by Ella Malone, Concussion Recovery Advocate

I’m willing to bet that most of you have seen a sports game, from either physically being on the field, standing on the sideline, or watching it on TV. You also have probably witnessed players, maybe even relatives or loved ones, take blows to the head during play.  An injury like that can make observers feel powerless and afraid, especially when the decisions that follow are in the hands of someone else. However, there is one big thing that you can do before that very moment that can make all the difference in a player’s recovery–you can inform yourself about the risks and demand the same from the people in charge.

This is the reason that #BrainInjury awareness is so critical. If coaches, parents, and players are able to recognize and respond to a suspected concussion, chances of recovery increase drastically. In addition, if observers are also better informed about concussion prevention, we can work together to decrease the numbers of these injuries in the first place.

When a player returns to the field after a head hit, like I was encouraged to during a soccer game, the risk of brain damage increases and the effects of the concussion become exacerbated. This is why players must be pulled from games immediately, even if such an injury is only suspected. The exacerbation of symptoms usually means increased confusion and disorientation–which is exactly why those who attend games need to be able to recognize and respond to a potential concussion. When I “shook off” my concussion and played through the rest of the game that night, I could barely figure out where I was–recognizing and communicating that I seriously needed medical attention was out of the question. Players rely on the people around them for their safety, and this is never more true than during a brain injury.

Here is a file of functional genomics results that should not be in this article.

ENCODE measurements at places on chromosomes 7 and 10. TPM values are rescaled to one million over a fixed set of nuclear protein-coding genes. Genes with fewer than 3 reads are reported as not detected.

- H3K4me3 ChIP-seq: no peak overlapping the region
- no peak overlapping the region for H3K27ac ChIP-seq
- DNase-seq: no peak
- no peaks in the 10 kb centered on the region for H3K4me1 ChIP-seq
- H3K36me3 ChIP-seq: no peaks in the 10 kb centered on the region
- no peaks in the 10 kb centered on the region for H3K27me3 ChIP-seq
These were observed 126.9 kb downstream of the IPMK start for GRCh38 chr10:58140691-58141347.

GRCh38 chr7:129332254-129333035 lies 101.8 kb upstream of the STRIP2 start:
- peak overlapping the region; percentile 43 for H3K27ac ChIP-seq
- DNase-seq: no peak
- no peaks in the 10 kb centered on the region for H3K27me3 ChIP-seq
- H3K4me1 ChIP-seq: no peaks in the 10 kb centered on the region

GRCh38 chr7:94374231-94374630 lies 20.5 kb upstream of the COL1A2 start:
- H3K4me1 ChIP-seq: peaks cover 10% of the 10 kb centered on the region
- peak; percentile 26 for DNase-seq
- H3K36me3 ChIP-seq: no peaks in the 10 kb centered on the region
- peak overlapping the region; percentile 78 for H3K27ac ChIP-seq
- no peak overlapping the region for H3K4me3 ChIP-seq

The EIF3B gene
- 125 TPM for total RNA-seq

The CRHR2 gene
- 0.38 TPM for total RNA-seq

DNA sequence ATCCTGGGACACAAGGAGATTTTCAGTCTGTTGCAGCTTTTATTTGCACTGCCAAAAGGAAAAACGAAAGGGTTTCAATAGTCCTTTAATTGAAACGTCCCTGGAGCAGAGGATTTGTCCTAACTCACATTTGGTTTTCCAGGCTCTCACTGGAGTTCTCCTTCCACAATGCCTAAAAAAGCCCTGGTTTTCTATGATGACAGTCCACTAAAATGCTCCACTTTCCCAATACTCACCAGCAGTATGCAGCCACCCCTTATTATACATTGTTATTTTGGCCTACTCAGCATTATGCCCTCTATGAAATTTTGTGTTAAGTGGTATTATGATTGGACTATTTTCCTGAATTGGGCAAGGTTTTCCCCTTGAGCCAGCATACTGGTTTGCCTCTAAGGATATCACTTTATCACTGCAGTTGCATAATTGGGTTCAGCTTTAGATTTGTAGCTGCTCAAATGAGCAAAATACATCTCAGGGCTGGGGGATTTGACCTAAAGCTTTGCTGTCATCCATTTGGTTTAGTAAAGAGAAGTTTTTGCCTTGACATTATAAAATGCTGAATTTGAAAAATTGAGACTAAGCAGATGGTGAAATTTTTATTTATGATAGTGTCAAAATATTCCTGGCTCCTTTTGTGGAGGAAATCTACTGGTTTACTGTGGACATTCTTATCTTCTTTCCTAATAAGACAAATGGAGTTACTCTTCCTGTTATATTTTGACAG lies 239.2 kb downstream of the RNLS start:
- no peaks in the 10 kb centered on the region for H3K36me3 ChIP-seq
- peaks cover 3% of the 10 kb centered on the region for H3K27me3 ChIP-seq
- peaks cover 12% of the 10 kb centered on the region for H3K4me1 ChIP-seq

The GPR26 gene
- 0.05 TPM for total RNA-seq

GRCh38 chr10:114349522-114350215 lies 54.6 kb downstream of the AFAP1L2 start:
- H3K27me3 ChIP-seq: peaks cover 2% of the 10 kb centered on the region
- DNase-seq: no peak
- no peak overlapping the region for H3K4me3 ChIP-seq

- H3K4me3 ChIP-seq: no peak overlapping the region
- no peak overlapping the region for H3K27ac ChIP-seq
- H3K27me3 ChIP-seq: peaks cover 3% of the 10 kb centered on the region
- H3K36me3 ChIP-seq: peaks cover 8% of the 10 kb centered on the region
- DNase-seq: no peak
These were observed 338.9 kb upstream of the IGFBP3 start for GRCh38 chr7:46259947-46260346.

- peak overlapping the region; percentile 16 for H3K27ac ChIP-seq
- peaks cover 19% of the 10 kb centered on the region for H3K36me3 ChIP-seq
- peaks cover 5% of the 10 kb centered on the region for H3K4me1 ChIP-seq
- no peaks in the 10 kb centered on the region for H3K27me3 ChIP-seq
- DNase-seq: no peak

I played 30 more minutes of soccer after sustaining a concussion, and only once the game ended was it a concern that I may have had a concussion. If those around me had been able to recognize the risk more quickly, maybe my recovery could have taken weeks instead of years. Awareness will by no means stop concussions from happening, but it may help reduce the number of concussions and reduce those returning to the field right after they occur. It is a step in the right direction to help limit the number of concussions we see today in schools, colleges, and on professional teams.

This long road to recovery has had its fair share of up and downs. I wish my community would have known more about concussions as it would have resulted in the definite recognition of mine. This is why I am teaming up with COVD to get this information out into the world. I hope that, instead of hearing it from doctors and scientists, maybe hearing it from someone who has dealt with a concussion will drive home the truth and highlight the realities of this problem. By making those around us aware, we can get a handle on the issues surrounding concussions in sports. My hope is that this message will prevent other athletes from experiencing something like what happened to me. Please help us spread awareness about concussions by sharing this story and the following posts in this series all March long!

Have you or a loved one suffered a concussion, or any blow to the head, either on the field or off it? Don’t just shake it off–Locate a Doctor near you who can help and learn more from COVD!